Two weeks after suffering a cyberattack, Indigo Books & Music has admitted it was hit by ransomware and employees’ data was compromised.
“On February 8, 2023, IndiGo experienced a ransomware attack,” the company said in an updated FAQ on its website. “Through our investigation we have learned there is no reason customer data was improperly accessed, but that some employee data was.”
“We are notifying all affected employees,” the site says. “We have also notified and are cooperating with law enforcement.
“Since this incident, we have been working with third-party experts to strengthen our cyber security practices, enhance data protection measures, and review our existing controls.”
According to a threat researcher at a cyber security company, no ransomware group has yet claimed responsibility for the attack.
Also today, the company said it has been able to restore online sales of books — but not other items it sells.
“Books are back,” trumpets Indigo on its website, adding that thousands of titles are available. However, shoppers can only browse lifestyle products. They will have to be bought from stores across the country.
Indigo is still in the process of improvement. The website says it is a “temporary online home”, suggesting that a new website is being built.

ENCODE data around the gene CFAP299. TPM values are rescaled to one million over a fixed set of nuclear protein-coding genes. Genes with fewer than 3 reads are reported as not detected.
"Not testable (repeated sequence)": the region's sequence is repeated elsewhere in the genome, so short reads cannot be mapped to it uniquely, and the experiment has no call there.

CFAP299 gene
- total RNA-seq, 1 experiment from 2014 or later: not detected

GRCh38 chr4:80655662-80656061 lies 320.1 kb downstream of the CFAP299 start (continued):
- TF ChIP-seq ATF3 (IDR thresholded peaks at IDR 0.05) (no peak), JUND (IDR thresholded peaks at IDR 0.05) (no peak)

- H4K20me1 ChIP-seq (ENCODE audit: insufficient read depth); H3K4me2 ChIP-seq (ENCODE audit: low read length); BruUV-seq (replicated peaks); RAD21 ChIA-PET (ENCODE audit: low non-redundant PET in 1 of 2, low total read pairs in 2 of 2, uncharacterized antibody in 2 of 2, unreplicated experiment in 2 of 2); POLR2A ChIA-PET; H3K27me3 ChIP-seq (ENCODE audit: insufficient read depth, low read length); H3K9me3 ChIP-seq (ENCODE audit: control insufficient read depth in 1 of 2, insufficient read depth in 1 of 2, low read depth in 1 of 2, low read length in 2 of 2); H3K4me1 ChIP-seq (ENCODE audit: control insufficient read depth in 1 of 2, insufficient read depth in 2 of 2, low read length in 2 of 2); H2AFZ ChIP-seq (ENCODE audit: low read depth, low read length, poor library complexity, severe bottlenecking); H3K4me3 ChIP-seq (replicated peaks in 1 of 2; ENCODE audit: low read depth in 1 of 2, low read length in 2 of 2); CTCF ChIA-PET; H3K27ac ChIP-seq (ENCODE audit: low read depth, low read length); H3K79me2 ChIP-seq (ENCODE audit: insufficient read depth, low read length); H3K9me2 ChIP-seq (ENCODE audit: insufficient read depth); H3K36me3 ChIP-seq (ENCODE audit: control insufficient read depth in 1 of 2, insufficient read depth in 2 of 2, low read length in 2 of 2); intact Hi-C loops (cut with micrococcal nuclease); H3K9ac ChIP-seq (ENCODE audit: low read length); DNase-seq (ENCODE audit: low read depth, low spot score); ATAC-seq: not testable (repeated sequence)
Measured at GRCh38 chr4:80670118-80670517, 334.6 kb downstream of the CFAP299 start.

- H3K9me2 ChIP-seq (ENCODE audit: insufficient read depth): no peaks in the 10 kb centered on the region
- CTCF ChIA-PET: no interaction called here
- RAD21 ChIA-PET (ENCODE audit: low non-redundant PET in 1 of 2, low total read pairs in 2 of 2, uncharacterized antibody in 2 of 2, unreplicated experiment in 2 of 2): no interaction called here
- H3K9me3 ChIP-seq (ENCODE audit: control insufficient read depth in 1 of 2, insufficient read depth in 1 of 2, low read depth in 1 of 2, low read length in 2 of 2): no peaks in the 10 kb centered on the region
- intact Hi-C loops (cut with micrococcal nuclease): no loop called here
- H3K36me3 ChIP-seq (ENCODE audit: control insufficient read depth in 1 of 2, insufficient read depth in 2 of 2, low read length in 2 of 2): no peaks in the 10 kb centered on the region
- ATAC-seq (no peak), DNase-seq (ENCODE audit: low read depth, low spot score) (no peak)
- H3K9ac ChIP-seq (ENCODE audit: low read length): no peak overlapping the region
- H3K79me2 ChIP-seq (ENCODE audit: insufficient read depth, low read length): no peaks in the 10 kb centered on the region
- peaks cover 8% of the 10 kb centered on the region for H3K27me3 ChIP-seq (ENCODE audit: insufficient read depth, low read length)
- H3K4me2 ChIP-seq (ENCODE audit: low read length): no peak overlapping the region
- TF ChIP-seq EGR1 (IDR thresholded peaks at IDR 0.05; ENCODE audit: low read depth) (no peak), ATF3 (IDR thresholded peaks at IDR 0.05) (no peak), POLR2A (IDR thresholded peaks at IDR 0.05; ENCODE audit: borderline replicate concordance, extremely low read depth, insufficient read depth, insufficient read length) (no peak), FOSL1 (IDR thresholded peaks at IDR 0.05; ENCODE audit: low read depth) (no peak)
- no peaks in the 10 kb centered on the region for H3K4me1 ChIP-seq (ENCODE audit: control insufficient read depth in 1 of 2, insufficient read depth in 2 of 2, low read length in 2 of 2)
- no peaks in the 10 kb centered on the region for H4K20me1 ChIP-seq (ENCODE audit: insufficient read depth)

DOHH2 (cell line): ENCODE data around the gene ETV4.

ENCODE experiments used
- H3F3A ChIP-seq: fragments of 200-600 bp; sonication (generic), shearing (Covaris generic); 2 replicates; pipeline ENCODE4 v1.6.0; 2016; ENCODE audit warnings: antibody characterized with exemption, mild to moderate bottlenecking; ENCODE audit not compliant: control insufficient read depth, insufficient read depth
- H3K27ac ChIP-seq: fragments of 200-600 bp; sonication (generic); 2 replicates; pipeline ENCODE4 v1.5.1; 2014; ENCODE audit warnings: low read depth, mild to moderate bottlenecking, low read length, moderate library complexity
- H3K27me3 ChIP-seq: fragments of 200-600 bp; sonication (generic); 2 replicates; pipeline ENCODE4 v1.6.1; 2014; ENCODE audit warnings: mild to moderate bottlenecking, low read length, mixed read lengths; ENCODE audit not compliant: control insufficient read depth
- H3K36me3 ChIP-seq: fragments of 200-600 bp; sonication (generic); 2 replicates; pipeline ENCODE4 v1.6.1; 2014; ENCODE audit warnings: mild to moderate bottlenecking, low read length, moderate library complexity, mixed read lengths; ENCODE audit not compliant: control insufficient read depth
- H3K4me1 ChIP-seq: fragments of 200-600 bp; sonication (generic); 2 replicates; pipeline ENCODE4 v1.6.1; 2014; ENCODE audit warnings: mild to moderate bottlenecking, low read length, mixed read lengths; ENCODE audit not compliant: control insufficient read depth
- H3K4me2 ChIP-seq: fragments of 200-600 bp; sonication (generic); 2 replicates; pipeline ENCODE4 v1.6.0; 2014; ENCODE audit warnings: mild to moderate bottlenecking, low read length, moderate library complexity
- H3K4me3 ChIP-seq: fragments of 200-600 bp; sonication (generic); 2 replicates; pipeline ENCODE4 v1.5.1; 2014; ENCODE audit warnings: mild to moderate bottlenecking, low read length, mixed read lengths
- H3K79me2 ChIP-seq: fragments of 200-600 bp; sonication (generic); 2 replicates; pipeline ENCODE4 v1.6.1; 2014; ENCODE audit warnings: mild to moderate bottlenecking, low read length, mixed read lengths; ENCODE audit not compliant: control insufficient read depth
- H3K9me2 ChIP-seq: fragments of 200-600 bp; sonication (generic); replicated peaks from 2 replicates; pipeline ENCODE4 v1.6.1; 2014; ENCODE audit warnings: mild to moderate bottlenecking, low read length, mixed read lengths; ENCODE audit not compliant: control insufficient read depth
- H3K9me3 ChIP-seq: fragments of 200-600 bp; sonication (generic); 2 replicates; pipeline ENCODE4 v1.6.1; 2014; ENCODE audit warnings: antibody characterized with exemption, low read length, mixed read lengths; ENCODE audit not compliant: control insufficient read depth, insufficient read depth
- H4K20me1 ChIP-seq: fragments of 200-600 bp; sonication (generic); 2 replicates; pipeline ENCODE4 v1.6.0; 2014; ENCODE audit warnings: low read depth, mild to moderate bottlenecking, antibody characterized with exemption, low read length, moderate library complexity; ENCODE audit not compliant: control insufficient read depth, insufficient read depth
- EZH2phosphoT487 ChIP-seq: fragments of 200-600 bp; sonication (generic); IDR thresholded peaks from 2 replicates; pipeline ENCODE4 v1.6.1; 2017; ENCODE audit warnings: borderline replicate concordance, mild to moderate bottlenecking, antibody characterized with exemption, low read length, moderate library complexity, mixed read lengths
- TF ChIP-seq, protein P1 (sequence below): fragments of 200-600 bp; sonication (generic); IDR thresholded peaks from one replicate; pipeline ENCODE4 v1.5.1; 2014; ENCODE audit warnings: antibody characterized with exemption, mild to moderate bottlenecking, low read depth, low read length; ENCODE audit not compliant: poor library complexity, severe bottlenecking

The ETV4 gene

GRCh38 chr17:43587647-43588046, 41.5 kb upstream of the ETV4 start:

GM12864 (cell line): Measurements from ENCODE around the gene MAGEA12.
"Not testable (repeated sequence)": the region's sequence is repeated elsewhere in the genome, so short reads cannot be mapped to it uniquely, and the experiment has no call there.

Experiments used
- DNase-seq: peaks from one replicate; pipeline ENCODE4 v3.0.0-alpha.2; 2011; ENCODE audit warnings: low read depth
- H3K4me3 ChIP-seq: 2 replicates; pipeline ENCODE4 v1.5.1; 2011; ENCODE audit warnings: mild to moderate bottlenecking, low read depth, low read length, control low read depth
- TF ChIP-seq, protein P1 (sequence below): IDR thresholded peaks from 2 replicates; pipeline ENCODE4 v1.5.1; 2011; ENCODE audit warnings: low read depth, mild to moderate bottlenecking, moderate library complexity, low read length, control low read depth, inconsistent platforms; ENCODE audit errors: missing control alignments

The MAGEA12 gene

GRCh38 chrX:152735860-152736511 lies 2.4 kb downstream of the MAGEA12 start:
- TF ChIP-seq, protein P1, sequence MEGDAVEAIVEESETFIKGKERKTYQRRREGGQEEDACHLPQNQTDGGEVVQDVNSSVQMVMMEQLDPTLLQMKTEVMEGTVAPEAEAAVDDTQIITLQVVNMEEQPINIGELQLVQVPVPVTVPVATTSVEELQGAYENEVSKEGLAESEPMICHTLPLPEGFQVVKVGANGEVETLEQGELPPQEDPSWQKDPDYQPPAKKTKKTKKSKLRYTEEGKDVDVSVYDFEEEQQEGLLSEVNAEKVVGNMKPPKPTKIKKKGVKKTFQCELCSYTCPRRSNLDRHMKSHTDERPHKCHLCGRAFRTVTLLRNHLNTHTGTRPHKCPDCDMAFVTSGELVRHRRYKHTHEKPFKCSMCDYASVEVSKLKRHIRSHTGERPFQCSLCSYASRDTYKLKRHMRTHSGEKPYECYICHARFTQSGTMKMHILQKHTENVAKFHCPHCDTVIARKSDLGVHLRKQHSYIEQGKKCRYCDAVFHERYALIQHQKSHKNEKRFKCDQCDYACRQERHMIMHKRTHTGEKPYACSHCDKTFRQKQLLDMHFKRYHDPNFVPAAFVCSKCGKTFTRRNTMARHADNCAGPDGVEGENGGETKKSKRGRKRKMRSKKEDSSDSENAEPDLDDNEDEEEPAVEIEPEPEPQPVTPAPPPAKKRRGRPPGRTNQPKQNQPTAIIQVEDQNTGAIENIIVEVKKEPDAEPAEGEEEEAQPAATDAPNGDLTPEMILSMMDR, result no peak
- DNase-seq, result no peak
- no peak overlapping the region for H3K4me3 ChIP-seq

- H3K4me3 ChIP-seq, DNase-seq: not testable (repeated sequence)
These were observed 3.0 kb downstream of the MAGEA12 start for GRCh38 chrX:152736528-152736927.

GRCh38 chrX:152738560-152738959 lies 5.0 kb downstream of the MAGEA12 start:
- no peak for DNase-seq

According to a report released today by Fortinet Looking at cyber incidents in the second half of 2022, the amount of ransomware worldwide has increased by 16 percent compared to the first half of last year.
Out of a total of 99 observed ransomware families, the top five families accounted for approximately 37 percent of all ransomware activity during the second half of 2022.
GandCrab, a ransomware-as-a-service malware that emerged in 2018, topped the list. Although the criminals behind Gandcrab announced they were retiring after making over $2 billion in profits, reports state that there were several iterations of Gandcrab during its active time. “It is possible that the long-tail legacy of this criminal group still persists, or that the code has simply been made up, changed and re-released.”
In a report from IBM, which was released today, The researchers said that looking at the incidence of calls to the company for help in 2022, ransomware incidents decreased last year compared to 2021. However, deploying ransomware was the second most common action taken when a malicious actor was able to circumvent security controls. Installing the backdoor was number one. Backdoors lead to the distribution of malware, including ransomware, to advance everything from credential theft through data theft and data destruction.
Worryingly, IBM said the average time to deploy for ransomware attacks was expected to decrease by four percent in 2022 compared to last year. To put that in perspective, it took attackers more than two months in 2019 to just under four days in 2021.